Dear Dr. Sylvia

Gifted Child Needs Challenge

January, 2018

Q

I am the mother of an 8½-year-old, the oldest of three girls. From an early age, she was very perceptive. She learned to read before kindergarten and was playing classical piano by ear at the age of 4. She now takes lessons and also plays soccer and loves it.

Her second-grade teacher confided that my daughter’s score on her skills test was so above and beyond the rest of the class that the principal told the teacher to downplay it because, in that school, there was no way to challenge her. The only option at the school, according to the teacher, was pushing her ahead a grade.

We recently received a letter from the teacher stating that our daughter is drawing on her book covers and scrap paper, daydreaming, and acting inappropriately in class. One day she came home crying and finally broke down over the dinner table, stating that her teacher called her lazy and irresponsible. She refused to go to school the next day. This is a girl who loves school and has missed only one day in 4 years.

I don’t know what action to take now. She’s in third grade and isn’t ready emotionally to be pushed ahead academically. My daughter is a sweet, sensitive child who tries so hard and seeks acceptance on all levels. We’ve been told she’s brilliant but a bit immature socially. I’m frustrated because the school system caters to the less fortunate and ignores the child who’s obviously advanced in her studies. Any advice or reading recommendations would be greatly appreciated.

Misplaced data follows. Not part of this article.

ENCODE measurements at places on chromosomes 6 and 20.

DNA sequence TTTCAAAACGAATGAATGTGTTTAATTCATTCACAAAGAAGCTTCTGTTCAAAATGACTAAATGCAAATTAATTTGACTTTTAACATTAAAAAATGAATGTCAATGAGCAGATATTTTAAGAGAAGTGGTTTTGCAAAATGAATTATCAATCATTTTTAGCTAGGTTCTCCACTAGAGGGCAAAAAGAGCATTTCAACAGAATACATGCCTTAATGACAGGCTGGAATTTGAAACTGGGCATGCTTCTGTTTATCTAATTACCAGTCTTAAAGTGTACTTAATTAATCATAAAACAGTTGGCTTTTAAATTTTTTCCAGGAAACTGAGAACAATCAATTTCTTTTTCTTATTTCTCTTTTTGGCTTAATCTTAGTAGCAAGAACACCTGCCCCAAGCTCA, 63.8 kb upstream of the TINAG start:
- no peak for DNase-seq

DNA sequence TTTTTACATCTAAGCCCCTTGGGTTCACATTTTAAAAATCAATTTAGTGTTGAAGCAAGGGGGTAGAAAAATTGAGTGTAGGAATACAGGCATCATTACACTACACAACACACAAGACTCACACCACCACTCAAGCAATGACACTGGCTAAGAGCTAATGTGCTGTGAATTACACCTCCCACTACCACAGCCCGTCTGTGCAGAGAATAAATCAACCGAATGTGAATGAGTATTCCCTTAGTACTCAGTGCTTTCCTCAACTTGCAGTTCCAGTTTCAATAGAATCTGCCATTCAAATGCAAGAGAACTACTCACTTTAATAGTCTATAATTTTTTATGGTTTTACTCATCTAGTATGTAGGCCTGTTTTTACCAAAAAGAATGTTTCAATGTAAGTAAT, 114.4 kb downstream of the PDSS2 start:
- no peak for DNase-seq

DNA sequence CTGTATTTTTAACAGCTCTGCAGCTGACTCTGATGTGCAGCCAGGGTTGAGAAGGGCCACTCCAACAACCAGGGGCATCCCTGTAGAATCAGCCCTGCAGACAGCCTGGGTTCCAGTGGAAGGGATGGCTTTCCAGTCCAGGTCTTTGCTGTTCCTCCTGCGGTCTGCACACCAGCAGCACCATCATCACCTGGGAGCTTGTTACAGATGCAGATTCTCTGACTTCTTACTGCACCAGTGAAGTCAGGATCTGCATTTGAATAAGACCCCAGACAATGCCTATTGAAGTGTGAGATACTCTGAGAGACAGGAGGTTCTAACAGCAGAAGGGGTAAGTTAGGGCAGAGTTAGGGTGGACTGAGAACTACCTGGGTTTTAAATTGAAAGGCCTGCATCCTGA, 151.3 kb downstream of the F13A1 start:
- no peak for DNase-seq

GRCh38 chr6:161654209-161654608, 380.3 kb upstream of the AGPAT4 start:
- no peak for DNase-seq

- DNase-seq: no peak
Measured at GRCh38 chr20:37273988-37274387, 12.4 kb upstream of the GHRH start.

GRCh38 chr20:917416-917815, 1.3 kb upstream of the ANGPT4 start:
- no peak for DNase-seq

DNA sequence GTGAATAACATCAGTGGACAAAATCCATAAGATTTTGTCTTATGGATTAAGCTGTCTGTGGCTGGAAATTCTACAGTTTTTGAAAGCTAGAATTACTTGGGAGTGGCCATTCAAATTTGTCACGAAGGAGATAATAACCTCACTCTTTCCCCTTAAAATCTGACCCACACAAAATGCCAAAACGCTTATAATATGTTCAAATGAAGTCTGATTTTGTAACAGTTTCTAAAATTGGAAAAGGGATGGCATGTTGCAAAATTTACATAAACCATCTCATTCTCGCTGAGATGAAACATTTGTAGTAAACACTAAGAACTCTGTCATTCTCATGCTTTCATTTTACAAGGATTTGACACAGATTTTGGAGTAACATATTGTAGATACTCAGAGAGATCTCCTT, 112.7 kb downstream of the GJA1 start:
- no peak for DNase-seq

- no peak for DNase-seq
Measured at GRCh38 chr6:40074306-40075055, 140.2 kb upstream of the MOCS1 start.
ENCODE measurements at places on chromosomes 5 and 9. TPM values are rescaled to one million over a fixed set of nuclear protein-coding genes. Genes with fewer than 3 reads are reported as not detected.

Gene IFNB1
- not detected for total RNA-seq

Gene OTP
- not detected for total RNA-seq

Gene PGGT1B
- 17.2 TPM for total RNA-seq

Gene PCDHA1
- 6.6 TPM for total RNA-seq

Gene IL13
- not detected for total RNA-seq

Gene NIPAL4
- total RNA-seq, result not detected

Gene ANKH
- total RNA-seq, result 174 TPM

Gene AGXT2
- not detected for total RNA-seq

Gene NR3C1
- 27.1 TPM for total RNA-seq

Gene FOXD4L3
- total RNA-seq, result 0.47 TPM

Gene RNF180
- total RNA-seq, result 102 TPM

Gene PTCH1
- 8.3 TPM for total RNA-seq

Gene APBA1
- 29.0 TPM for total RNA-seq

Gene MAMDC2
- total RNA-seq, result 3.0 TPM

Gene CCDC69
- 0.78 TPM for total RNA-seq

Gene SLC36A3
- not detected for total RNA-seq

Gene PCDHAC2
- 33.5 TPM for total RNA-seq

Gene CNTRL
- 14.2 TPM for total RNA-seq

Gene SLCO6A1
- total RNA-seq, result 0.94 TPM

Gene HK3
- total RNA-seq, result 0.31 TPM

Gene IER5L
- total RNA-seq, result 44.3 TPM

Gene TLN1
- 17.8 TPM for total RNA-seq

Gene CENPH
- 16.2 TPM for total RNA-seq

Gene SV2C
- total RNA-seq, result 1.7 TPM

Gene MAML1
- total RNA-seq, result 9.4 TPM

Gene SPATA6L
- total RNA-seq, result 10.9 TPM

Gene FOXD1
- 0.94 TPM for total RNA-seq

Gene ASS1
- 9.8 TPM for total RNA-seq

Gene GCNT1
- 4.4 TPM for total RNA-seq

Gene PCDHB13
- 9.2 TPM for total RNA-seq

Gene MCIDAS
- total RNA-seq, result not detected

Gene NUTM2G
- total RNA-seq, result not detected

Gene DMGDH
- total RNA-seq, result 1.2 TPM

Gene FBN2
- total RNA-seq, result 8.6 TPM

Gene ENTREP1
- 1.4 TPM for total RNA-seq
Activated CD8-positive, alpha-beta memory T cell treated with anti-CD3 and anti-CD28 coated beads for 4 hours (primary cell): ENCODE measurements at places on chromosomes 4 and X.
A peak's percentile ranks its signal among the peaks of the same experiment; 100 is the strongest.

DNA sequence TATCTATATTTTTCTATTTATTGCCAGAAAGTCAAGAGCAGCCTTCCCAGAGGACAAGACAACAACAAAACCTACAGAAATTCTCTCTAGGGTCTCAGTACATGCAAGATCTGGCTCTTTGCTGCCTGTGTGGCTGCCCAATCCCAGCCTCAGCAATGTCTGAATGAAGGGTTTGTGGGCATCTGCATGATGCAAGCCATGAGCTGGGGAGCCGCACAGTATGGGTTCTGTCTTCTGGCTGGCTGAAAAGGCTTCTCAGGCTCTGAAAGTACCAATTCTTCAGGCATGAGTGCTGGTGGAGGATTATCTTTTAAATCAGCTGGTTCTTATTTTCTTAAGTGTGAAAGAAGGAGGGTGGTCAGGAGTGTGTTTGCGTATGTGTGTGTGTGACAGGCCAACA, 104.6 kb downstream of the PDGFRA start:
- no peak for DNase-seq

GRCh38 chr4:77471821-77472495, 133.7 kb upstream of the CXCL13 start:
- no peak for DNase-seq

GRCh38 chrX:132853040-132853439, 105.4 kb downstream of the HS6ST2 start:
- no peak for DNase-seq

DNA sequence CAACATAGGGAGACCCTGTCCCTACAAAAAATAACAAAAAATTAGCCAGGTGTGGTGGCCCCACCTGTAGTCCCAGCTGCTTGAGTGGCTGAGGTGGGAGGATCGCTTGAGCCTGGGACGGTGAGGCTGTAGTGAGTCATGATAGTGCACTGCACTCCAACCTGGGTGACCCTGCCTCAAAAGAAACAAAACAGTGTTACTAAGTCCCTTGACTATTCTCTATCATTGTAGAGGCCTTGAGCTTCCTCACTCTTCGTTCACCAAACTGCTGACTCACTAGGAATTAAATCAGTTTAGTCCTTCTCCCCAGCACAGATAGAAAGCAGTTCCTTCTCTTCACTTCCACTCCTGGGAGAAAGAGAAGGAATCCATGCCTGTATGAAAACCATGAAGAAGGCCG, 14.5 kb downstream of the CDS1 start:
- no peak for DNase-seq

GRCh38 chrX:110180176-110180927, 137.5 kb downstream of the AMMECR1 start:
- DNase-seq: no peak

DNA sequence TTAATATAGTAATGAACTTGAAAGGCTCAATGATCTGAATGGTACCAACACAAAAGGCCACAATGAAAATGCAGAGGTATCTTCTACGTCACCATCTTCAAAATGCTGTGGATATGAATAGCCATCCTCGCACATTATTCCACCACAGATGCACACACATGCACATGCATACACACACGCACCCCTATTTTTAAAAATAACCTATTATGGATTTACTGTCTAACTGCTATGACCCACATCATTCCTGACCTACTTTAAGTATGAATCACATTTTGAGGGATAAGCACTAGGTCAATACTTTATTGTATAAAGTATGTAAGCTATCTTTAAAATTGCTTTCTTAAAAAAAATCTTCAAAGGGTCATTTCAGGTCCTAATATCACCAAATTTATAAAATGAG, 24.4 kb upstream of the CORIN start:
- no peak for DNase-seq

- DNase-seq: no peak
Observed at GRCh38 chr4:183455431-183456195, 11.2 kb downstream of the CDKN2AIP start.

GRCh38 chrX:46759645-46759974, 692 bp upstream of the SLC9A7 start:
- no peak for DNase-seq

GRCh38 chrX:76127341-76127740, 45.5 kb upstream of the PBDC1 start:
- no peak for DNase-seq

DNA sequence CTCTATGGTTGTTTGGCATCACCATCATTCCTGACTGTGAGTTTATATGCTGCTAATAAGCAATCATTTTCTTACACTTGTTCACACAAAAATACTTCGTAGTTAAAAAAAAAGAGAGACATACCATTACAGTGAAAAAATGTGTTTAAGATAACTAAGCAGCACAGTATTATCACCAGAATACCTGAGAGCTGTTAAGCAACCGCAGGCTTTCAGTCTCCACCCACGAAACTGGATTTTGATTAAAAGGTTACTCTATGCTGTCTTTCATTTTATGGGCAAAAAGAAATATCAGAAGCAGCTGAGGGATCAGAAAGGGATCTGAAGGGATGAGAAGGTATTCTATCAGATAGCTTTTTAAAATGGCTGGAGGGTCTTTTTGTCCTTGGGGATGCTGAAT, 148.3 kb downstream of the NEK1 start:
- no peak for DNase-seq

A

Your gifted child has undoubtedly been unchallenged at school for several years. Perhaps this is the first year she’s confronting something difficult. Because she assumes that everything should be easy, a small challenge may have frightened her and caused her to back away and appear lazy. That “lazy” label would, of course, embarrass her. She probably wants very much to please her teacher and is sad that her teacher appears not to like her.

In any case, a psychoeducational evaluation by a school or private psychologist familiar with the needs of gifted children can shed further light on whether she needs a grade skip or not. What appears to be emotional immaturity may only be boredom. There’s considerable research that indicates that grade skipping helps gifted children, both academically and emotionally. Learning to cope with challenge will enhance her self-confidence.

Dr Sylvia RimmDr. Sylvia Rimm is a child psychologist and clinical professor at Case University School of Medicine, author, newspaper and magazine columnist, and radio/TV personality. For a free newsletter entitled So Your Child is Gifted!, send a self-addressed, stamped envelope and a note with your request to P.O. Box 32, Watertown, WI, 53094. Read Dr. Rimm’s articles on this topic and submit family questions online at www.sylviarimm.com. All questions are answered.

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